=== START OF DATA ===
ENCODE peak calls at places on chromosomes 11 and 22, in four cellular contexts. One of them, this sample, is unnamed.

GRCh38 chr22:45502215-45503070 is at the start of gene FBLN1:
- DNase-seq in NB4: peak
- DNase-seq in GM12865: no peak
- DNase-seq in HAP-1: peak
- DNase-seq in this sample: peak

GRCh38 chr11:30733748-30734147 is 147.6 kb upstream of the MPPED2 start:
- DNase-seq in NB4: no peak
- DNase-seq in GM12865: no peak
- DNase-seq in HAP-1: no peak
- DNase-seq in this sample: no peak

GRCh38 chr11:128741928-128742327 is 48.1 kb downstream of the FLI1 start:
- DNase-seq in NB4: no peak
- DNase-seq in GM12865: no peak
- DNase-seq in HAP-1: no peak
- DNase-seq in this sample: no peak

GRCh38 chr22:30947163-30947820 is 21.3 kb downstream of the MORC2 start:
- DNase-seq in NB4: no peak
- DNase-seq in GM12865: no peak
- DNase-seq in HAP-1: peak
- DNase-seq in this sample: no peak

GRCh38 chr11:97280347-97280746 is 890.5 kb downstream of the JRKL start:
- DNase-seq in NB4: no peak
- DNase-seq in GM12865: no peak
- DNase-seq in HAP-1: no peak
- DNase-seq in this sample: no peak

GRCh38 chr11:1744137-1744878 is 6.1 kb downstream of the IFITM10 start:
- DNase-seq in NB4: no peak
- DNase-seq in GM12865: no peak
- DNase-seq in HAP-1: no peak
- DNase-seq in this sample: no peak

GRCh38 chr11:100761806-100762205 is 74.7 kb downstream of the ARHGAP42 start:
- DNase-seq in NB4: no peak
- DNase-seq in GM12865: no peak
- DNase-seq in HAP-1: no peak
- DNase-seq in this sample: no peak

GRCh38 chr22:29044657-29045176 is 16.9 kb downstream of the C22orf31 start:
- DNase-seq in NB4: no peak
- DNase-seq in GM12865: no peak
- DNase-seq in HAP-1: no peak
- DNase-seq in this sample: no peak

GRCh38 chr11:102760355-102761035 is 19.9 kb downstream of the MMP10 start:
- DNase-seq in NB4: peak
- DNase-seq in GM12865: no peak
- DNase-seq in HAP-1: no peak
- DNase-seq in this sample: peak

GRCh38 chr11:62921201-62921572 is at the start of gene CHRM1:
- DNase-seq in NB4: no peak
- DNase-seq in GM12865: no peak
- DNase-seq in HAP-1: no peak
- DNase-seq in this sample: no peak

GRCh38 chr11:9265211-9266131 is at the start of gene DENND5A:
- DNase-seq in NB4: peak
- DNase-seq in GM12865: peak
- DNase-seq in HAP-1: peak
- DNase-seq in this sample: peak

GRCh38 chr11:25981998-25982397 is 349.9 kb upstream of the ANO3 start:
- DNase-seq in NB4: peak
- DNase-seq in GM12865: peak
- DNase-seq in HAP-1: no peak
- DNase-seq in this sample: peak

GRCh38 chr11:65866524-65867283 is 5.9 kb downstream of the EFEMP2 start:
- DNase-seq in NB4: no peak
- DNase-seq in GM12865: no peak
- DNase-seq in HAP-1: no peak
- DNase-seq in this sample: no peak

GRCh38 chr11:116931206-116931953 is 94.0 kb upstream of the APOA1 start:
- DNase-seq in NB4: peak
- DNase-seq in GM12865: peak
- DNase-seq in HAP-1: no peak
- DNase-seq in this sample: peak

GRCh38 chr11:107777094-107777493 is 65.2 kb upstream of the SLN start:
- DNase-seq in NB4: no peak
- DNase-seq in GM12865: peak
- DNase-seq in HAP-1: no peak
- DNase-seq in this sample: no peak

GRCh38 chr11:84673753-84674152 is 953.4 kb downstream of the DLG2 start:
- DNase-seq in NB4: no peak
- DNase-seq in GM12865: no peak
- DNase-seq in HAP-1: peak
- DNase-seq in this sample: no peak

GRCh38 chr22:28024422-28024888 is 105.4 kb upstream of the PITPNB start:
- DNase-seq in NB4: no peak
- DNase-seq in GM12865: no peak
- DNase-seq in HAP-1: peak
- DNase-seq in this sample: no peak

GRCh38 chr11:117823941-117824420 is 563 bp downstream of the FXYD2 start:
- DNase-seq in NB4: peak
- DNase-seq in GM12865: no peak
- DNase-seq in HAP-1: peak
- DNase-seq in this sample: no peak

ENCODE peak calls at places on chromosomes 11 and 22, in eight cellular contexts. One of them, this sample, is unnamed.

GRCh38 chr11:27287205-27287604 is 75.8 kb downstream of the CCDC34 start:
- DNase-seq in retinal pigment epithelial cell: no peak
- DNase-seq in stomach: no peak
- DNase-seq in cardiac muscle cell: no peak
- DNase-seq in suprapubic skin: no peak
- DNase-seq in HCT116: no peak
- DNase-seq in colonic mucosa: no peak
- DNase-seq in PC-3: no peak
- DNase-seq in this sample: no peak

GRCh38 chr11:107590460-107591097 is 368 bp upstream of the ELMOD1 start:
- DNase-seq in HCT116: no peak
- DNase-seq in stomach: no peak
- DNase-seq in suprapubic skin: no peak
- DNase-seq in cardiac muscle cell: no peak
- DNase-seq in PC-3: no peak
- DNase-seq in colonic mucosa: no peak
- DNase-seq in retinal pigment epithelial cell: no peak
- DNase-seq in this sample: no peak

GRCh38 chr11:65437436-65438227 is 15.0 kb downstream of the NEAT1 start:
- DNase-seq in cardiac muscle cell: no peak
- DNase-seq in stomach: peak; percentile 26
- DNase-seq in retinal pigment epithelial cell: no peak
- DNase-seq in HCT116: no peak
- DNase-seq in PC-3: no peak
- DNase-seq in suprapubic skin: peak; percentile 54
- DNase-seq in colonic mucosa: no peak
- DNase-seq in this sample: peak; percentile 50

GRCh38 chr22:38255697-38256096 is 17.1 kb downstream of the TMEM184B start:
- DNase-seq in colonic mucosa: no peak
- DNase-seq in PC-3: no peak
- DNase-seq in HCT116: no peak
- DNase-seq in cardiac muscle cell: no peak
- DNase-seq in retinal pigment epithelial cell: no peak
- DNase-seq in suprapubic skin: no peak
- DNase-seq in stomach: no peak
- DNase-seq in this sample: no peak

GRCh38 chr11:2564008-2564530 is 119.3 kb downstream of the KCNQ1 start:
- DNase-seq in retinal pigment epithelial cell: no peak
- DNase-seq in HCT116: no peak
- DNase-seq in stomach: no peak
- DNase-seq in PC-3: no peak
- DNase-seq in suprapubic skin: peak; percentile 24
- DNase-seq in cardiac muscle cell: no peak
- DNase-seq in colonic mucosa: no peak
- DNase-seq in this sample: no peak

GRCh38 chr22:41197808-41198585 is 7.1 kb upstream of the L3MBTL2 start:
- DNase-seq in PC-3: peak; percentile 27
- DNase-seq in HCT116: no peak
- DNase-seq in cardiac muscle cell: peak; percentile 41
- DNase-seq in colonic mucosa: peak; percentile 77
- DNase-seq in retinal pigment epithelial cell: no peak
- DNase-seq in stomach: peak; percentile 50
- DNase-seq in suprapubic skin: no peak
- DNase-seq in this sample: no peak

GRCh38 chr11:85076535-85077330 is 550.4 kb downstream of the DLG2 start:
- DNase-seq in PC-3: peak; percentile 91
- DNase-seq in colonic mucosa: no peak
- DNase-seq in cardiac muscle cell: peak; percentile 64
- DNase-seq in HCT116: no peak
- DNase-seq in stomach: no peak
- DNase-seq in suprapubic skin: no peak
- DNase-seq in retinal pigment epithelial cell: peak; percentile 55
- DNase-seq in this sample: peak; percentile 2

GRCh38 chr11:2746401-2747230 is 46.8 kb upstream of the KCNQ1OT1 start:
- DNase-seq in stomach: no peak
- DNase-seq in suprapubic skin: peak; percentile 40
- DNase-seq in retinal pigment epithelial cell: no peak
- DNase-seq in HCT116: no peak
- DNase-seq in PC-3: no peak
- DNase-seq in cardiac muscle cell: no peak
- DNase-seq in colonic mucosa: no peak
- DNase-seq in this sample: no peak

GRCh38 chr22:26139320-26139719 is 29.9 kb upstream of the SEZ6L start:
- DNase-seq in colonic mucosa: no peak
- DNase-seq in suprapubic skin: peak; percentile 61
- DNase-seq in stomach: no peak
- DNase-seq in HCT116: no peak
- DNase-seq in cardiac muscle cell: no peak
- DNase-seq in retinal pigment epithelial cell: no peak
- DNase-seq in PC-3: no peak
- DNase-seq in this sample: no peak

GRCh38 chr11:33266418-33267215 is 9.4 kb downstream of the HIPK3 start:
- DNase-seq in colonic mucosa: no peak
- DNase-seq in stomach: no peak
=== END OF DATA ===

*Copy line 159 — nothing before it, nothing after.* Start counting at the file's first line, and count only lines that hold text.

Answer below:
- DNase-seq in retinal pigment epithelial cell: no peak